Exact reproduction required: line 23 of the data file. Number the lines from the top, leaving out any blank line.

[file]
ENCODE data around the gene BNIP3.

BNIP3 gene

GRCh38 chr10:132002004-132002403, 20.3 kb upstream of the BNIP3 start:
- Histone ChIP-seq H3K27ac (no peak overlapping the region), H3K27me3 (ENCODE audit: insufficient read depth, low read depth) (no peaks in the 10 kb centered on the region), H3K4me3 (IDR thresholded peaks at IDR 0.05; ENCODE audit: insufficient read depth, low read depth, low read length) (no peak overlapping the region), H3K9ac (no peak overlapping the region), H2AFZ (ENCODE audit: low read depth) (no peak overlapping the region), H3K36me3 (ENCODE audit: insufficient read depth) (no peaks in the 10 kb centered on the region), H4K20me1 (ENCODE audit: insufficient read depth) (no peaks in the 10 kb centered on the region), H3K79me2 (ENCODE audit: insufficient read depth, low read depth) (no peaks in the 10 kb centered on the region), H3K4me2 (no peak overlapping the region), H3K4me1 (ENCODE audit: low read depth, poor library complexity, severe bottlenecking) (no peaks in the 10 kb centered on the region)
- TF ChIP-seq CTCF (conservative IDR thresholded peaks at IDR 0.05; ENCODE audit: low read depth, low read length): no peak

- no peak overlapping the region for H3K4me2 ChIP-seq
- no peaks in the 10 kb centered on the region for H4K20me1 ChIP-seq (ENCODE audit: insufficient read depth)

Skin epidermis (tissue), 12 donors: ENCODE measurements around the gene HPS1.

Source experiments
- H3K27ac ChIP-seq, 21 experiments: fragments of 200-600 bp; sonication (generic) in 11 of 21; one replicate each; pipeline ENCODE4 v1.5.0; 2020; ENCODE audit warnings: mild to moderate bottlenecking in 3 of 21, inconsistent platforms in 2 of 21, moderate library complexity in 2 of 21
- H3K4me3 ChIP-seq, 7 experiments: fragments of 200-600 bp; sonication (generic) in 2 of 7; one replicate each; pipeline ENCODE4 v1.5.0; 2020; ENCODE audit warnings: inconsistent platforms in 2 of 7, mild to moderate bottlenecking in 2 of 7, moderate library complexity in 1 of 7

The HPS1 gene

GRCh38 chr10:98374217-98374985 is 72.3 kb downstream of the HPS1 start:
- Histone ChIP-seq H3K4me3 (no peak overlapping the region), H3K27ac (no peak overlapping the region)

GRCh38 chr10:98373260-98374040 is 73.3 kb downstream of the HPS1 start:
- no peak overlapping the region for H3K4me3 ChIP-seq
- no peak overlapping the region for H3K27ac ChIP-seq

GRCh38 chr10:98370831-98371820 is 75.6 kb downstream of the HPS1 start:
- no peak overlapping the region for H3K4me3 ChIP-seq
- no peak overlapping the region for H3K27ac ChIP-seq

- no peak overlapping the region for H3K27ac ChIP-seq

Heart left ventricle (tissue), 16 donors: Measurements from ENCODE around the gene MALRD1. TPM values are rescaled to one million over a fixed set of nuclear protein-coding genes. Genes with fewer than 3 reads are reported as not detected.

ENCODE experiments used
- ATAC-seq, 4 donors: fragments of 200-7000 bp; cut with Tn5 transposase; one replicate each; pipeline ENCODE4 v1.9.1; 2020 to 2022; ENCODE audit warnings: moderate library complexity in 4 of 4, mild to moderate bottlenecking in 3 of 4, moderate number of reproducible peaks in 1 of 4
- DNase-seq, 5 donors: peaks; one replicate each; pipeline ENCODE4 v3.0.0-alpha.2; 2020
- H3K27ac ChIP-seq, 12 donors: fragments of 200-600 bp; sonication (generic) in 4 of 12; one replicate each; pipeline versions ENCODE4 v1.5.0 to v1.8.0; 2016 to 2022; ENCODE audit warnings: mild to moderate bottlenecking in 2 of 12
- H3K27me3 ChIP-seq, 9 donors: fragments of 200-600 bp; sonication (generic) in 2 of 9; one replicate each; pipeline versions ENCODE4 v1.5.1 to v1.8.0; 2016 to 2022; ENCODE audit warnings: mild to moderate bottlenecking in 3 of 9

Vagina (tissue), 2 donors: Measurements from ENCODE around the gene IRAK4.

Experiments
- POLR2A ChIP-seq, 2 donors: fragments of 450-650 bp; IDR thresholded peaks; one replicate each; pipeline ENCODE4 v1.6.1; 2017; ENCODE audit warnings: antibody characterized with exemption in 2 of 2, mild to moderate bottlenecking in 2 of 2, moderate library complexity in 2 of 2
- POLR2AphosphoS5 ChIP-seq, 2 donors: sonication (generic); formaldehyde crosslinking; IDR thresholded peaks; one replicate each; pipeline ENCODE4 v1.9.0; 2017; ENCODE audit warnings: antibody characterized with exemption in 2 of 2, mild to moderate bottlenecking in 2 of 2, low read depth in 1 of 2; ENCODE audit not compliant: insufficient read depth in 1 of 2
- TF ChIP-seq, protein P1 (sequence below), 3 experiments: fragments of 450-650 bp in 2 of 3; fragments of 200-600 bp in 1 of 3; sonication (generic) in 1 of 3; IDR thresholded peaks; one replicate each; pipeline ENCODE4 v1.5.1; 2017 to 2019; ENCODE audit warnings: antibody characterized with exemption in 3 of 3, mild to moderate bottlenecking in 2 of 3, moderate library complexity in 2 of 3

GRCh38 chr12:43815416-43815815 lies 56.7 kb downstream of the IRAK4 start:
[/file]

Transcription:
ENCODE experiments used